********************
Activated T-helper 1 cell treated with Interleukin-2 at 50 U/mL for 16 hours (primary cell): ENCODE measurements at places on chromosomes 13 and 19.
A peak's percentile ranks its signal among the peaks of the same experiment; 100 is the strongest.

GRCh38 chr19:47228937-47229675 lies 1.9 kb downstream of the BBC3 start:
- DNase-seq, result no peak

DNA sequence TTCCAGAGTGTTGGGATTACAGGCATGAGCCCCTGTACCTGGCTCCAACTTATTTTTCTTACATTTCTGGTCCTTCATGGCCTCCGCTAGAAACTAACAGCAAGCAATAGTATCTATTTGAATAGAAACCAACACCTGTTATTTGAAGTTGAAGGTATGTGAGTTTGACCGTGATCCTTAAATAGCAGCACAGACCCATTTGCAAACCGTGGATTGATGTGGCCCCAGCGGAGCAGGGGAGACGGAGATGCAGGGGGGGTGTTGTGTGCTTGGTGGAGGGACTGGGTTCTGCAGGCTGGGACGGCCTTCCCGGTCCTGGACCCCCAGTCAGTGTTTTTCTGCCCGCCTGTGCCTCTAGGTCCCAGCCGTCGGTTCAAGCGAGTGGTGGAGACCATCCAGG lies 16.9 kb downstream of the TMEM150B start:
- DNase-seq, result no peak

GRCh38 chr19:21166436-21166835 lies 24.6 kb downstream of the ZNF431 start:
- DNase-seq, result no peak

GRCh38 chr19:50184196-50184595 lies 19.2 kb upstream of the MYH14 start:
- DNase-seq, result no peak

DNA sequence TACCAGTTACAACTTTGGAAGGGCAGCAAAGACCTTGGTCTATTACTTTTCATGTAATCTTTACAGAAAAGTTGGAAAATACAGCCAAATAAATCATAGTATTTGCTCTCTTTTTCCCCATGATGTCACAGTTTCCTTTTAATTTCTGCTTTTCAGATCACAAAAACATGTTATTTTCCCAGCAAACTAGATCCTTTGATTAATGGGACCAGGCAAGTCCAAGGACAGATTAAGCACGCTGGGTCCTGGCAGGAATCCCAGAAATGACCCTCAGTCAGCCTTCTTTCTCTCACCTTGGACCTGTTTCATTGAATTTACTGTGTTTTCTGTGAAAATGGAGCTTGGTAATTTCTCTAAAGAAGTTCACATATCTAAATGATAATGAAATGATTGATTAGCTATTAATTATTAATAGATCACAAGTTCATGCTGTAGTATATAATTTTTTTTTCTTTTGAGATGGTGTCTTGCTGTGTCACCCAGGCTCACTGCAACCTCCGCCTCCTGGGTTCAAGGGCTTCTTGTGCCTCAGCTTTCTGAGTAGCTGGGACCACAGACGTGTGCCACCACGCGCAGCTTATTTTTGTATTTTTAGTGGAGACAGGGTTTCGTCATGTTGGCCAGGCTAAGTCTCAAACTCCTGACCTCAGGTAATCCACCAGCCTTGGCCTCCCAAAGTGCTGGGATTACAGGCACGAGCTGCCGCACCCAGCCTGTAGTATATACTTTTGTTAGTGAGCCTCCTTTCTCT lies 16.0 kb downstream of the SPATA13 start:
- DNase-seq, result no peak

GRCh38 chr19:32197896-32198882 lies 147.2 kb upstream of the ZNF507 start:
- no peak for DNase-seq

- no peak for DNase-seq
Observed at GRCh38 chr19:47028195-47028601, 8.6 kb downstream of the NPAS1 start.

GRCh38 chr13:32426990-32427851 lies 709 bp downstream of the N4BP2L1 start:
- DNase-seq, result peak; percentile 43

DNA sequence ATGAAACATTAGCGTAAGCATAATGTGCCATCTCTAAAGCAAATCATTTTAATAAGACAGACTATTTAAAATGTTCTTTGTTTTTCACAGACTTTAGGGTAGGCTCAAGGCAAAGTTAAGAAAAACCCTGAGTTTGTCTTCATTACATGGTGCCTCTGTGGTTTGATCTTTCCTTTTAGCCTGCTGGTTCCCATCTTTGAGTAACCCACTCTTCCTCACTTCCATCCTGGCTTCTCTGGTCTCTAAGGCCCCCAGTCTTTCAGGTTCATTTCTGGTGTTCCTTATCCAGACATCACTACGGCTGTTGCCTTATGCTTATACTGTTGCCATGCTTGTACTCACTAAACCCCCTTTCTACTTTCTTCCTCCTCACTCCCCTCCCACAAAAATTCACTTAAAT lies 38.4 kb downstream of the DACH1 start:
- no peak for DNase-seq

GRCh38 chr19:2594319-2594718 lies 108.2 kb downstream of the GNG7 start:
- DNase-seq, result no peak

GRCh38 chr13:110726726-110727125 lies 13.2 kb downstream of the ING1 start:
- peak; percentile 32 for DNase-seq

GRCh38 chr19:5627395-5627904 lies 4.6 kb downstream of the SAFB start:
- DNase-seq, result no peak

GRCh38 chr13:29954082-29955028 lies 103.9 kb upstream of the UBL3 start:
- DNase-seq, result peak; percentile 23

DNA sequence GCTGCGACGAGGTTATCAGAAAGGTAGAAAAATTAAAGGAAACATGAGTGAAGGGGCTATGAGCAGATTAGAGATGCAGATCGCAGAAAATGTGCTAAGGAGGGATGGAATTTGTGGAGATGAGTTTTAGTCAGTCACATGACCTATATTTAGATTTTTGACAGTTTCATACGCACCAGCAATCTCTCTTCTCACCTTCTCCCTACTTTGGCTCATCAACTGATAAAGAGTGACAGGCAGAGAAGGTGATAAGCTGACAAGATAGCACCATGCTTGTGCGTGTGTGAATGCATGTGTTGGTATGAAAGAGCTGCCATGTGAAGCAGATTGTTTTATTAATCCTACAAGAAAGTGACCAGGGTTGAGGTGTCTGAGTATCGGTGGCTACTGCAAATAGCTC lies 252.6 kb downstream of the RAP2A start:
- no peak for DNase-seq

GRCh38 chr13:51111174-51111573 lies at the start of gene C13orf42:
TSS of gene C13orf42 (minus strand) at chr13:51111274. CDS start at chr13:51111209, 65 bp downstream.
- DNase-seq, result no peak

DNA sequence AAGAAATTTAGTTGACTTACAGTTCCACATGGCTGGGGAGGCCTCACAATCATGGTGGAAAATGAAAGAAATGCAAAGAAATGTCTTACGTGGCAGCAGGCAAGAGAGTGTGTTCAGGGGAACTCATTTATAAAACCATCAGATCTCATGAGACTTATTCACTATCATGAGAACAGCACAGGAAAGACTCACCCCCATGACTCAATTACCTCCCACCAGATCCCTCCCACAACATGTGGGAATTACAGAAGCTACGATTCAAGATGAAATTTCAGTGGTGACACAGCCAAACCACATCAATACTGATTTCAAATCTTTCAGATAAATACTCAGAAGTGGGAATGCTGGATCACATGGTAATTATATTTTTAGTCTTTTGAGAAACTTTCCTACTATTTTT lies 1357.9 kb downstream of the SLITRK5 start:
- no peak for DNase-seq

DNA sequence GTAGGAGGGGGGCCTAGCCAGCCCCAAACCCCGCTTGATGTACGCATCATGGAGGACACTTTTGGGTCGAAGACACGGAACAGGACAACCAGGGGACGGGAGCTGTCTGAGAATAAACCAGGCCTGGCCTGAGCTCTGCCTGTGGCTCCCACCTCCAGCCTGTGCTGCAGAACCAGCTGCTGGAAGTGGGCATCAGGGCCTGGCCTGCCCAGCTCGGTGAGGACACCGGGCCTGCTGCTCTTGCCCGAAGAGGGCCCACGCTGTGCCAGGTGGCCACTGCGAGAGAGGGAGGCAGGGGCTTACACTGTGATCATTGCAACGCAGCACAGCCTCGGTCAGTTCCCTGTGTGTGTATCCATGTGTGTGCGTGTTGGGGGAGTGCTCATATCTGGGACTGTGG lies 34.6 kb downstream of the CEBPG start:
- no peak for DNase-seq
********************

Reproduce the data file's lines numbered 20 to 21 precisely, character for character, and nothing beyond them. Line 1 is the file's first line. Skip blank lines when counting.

- no peak for DNase-seq

GRCh38 chr19:2594319-2594718 lies 108.2 kb downstream of the GNG7 start: